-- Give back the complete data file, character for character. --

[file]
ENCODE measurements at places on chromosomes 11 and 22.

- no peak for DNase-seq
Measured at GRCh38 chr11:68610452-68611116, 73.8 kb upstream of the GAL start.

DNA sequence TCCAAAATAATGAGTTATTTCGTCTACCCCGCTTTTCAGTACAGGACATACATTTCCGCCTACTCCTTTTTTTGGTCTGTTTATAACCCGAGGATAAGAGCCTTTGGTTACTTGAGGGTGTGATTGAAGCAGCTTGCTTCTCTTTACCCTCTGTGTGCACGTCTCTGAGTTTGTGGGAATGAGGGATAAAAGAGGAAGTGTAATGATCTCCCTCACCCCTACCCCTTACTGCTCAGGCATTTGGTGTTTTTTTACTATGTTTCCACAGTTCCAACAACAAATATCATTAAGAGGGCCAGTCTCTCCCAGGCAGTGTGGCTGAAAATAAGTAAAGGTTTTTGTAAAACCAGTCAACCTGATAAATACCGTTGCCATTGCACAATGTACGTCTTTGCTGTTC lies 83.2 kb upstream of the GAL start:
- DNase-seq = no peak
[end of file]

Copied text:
ENCODE measurements at places on chromosomes 11 and 22.

- no peak for DNase-seq
Measured at GRCh38 chr11:68610452-68611116, 73.8 kb upstream of the GAL start.

DNA sequence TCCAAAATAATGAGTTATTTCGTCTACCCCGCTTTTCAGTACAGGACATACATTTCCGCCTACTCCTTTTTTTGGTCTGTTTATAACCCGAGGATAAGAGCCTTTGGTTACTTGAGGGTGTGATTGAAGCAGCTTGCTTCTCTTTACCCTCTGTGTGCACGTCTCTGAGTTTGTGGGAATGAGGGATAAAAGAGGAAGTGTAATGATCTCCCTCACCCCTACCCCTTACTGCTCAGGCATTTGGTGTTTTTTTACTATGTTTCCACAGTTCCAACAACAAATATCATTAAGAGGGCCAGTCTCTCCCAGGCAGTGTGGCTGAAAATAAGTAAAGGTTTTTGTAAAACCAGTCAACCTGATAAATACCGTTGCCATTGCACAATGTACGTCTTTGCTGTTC lies 83.2 kb upstream of the GAL start:
- DNase-seq = no peak